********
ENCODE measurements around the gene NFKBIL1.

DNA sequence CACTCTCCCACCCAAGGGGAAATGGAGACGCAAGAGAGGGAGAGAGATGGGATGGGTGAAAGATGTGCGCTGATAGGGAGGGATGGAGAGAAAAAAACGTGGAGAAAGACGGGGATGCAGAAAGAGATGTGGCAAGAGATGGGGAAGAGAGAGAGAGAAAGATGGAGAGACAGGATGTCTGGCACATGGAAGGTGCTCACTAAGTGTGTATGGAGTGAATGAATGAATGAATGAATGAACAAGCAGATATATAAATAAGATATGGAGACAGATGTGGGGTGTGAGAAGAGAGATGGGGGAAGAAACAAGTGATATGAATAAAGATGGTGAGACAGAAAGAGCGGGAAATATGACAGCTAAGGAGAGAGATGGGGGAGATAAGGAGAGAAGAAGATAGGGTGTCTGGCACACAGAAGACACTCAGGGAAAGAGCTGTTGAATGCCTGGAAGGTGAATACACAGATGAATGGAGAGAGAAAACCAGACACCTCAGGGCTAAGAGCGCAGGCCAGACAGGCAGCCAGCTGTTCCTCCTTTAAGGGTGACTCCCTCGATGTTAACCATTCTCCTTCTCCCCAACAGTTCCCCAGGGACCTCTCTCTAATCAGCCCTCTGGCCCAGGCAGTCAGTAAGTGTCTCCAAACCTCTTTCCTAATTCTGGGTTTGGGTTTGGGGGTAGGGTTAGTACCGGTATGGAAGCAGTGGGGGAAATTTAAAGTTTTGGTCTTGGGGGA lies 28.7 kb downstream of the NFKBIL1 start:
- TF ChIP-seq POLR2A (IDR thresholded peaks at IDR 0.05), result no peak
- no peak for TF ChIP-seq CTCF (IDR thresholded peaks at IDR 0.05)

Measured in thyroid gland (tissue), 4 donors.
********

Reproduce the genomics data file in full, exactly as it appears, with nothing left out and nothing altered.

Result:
ENCODE measurements around the gene NFKBIL1.

DNA sequence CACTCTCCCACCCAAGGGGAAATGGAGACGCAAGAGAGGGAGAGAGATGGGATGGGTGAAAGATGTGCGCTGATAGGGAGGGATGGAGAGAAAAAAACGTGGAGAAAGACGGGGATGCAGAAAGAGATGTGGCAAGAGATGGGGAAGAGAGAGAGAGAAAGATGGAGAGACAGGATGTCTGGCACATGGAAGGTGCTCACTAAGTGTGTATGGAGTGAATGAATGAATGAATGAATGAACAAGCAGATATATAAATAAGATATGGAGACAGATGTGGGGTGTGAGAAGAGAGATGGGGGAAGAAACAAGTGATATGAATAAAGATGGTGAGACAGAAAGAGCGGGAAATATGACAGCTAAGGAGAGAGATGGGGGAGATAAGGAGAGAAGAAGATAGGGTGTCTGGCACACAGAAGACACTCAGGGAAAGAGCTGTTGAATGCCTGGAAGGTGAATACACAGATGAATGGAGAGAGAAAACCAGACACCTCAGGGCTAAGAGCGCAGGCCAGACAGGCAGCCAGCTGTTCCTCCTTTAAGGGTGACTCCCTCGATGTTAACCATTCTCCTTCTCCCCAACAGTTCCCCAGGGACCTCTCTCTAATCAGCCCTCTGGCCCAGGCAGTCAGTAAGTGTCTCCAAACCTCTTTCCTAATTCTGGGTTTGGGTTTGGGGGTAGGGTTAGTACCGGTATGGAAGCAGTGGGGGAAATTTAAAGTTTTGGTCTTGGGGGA lies 28.7 kb downstream of the NFKBIL1 start:
- TF ChIP-seq POLR2A (IDR thresholded peaks at IDR 0.05), result no peak
- no peak for TF ChIP-seq CTCF (IDR thresholded peaks at IDR 0.05)

Measured in thyroid gland (tissue), 4 donors.